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Rockwood Lodge was the training facility of the Green Bay Packers from 1946 through 1949. It is believed to have been the first self-contained team training facility in pro football history.

Located approximately 17 miles (27 km) north of the city of Green Bay, Wisconsin on a limestone bluff overlooking the eponymous Green Bay, the 53-acre (210,000 m2) complex included player housing and a natural outdoor "amphitheater" in which team meetings were held.

The then-extravagant $32,000 purchase by team president and head coach Curly Lambeau was controversial among the team's board of directors, and contributed to the deteriorating relationship that eventually led to Lambeau's departure.

On January 24, 1950, Rockwood Lodge burned down. One week later, Lambeau resigned his position with the Packers and moved to Chicago to coach the Chicago Cardinals. The team eventually received $75,000 from its insurance company.[1]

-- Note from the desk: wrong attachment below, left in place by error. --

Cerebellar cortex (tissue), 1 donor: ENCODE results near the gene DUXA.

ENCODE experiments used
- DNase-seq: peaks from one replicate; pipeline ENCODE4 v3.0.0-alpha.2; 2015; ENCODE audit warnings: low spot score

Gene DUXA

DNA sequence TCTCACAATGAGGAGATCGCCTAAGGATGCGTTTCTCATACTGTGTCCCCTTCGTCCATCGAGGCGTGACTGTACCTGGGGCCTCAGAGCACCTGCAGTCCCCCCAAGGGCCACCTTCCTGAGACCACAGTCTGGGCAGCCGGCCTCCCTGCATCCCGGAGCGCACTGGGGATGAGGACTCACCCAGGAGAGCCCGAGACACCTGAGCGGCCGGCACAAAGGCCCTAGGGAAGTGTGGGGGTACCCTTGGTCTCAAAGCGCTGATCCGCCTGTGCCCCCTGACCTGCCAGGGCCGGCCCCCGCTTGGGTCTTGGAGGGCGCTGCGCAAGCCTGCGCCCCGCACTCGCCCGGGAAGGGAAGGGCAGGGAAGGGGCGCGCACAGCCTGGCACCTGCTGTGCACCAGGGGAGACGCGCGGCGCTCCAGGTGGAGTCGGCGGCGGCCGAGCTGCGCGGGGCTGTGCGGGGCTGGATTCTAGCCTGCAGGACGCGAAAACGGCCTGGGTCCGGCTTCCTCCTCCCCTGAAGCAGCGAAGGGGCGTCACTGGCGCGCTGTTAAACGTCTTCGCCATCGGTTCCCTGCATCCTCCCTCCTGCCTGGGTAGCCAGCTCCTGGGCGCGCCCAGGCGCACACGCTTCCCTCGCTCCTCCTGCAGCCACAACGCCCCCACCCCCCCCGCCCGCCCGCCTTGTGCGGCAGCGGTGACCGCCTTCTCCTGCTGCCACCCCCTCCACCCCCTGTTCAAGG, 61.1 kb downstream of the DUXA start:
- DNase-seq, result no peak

After Rockwood Lodge, the Packers moved their training camp to Grand Rapids, Minnesota from 1950 through 1953 and then Stevens Point, Wisconsin from 1954-1957 before settling in at St. Norbert College in DePere, Wisconsin, where they train to this day.

The grounds of Rockwood Lodge now make up Bay Shore Park.

In 2005, Daniel Flagstad, son of former Rockwood Lodge operators Melvin and Helen Flagstad, donated an authentic Packers #14 jersey worn by Don Hutson to the Green Bay Packers Hall of Fame. Flagstad had been given the jersey as a boy in 1946 by the team's equipment manager.

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